Property Type Choice Flow Chart

Do you have a different opinion on the above?  Tell me about it!

Expression Blend 4 Project MRU List….

In prepping demo’s for Expression Blend 4, I like to be able to start with a clean project “Most Recently Used” (MRU) list.  In Expression blend, the list of recent projects is kept in an xml configuration file (user.config) in your user profile.  I know this works in the Expression Blend 4 RC.  I haven’t tried it on any other versions of Expression Blend.

For me, the path to my configuration file is:

“C:\Users\BStateham\AppData\Roaming\Microsoft\Expression\Blend 4\user.config”

Double clicking on it should open the file in Visual Studio 2010, although you can open it in the text editor of your choice.

If you look at the file, you will see a <ConfigurationService Version=""> root node which contains a series of <ConfigurationObject Name=""> elements.  Each <ConfigurationObject> contains one or more <PrimitiveObject Name=""> elements:

<ConfigurationService Version="">
  <ConfigurationObject Name="ProjectManager">
    <PrimitiveObject Name="LastNewProjectFolder">…</PrimitiveObject>
    <PrimitiveObject Name="LastProjectCategoryTreeItem">…</PrimitiveObject>
    <PrimitiveObject Name="LastProjectCategoryTreeVisible" Type="">…</PrimitiveObject>
    <PrimitiveObject Name="LastProjectFilterCreated">…</PrimitiveObject>
    <PrimitiveObject Name="LastProjectTargetFrameworkCreated">…</PrimitiveObject>
    <PrimitiveObject Name="LastProjectTemplateCreated">…</PrimitiveObject>
    <PrimitiveObject Name="RecentProjects">…|…</PrimitiveObject>


Locate the <ConfigurationObject Name="ProjectManager"> element, and under that find the <PrimitiveObject Name="RecentProjects"> element.  You will see a pipe (“|”) delimited list of project paths.  You can delete the contents of the <PrimitiveObject Name="RecentProjects"> element, or just delete the entire element itself.  Expression Blend will re-create it on the next time it starts up. 

In addition to the <PrimitiveObject Name="RecentProjects"> element, I also deleted the <PrimitiveObject Name="LastNewProjectFolder"> element.  Again, this is really just for demo purposes so that when I demo, the values look like they do after a clean installation.  When you go to add a new project, the “Location” will default to a folder under your My Documents.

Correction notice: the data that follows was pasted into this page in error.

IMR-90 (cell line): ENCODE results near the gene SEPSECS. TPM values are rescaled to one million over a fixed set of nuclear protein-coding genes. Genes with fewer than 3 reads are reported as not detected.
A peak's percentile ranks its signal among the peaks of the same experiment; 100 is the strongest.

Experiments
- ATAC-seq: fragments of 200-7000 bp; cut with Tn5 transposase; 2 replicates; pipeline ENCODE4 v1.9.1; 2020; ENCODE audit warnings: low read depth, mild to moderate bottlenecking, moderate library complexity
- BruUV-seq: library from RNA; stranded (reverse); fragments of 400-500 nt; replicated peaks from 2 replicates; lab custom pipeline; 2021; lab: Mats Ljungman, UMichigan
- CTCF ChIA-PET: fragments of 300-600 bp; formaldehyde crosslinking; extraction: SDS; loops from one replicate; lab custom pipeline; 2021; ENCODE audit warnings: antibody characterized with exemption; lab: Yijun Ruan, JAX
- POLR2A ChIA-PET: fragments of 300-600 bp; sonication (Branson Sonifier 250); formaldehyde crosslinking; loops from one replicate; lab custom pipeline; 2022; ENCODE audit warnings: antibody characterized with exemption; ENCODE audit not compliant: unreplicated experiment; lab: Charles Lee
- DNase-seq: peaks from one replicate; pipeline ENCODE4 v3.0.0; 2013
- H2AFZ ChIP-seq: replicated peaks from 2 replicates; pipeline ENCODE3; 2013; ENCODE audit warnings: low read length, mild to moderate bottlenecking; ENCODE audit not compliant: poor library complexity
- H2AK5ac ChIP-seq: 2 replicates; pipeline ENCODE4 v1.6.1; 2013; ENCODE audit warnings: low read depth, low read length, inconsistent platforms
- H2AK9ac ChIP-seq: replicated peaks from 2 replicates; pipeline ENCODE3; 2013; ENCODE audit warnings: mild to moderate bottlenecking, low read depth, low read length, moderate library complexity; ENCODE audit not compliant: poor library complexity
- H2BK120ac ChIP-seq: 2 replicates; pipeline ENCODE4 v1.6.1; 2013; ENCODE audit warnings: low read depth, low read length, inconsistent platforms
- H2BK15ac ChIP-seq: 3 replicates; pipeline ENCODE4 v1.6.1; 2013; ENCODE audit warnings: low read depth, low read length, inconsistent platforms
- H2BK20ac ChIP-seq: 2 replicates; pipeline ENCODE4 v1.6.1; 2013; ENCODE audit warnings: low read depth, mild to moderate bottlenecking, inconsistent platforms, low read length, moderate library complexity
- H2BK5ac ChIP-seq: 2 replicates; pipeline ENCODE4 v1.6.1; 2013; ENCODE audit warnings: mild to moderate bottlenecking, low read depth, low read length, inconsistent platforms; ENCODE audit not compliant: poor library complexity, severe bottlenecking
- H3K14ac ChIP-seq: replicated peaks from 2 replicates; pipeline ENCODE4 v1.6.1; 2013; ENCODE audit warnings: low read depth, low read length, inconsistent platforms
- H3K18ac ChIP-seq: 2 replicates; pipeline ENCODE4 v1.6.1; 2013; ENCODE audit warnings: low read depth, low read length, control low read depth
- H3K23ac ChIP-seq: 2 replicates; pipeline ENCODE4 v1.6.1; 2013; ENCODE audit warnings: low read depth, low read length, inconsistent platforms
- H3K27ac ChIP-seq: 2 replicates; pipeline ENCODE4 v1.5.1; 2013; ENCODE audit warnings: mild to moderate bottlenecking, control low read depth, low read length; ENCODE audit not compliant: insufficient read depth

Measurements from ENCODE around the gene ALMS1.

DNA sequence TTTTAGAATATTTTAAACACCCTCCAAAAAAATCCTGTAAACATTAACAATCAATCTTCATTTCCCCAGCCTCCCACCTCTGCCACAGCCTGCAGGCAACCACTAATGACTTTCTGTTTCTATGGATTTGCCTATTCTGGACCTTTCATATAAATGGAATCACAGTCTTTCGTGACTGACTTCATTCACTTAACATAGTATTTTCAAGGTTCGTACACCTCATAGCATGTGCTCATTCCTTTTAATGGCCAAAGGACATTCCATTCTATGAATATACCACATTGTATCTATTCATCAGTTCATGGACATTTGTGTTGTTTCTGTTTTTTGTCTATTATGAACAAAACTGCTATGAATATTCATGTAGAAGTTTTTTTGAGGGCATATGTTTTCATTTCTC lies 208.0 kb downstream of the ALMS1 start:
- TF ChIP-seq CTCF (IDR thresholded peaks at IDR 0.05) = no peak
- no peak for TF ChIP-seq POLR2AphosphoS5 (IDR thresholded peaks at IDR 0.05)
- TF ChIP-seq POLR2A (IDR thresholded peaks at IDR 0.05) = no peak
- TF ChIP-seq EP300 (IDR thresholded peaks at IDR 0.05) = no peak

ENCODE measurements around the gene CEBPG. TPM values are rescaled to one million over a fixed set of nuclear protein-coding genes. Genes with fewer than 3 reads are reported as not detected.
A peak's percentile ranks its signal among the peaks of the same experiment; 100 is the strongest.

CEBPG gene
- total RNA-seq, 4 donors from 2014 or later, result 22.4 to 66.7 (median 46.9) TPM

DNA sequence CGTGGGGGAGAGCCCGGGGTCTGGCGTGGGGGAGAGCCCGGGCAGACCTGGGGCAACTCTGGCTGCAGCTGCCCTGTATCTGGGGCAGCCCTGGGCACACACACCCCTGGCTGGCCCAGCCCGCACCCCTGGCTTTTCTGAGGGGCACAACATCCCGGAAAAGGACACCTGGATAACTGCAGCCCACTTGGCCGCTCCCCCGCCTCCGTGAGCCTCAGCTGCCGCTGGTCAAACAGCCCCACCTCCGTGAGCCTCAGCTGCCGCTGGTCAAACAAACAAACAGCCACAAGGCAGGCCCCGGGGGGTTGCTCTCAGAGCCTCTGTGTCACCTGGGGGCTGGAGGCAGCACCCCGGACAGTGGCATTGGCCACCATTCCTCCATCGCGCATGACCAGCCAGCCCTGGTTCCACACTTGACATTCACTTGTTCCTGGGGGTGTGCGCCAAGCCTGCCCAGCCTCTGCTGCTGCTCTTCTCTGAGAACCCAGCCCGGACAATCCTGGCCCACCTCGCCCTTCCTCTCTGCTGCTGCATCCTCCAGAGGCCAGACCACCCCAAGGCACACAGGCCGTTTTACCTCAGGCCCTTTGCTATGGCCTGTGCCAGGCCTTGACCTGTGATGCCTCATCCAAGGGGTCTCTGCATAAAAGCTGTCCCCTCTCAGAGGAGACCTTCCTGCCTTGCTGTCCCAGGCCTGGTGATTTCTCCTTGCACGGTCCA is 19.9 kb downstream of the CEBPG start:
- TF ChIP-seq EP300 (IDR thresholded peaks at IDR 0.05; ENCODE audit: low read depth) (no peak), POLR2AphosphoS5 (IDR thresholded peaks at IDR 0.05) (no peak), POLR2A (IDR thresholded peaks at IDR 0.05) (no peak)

Silverlight Navigation Application Theme

I have created my first theme for the Silverlight Navigation Application template.  You can get it here.


I can’t really say that I “created” it.  It was more a modification of the default styles.xaml document that comes with the application template.  For the flower background on the left, I modified an image I got from stock.xchng user fangol.

Let me know if you use it!

Silverlight 4 Beta Control Namespaces, Assemblies, and Paths….


Quick Fix Notes:

If you got to this article because you are trying to get the “Silverlight 4 Beta Toolkit” controls from to show up in Visual Studio 2010 Beta 2, try these steps.

  1. Open a Visual Studio 2010 Beta 2 Silverlight Project
  2. Open a MainPage.xaml in the designer
  3. Right click on the Toolbox and select “Add Tab”. 
  4. Name the new tab “Silverlight Toolkit Controls” or something else to your liking
  5. Inside the new tab, right click again and select “Choose Items…”
  6. Switch to the “Silverlight Components” tab in the “Choose Toolbox Items” dialog
  7. Enter the Following into the “Filter” text box:

    C:\Program Files\Microsoft SDKs\Silverlight\v4.0\Toolkit
    (note you can include a release subfolder, Like \Nov09)

  8. From the filtered list of controls, select the controls and themes you would like to add to the toolbox.
  9. Click OK
  10. Your Silverlight Toolkit controls should now be added to the Toolbox.


I have recently started digging deep into Silverlight 4. I have installed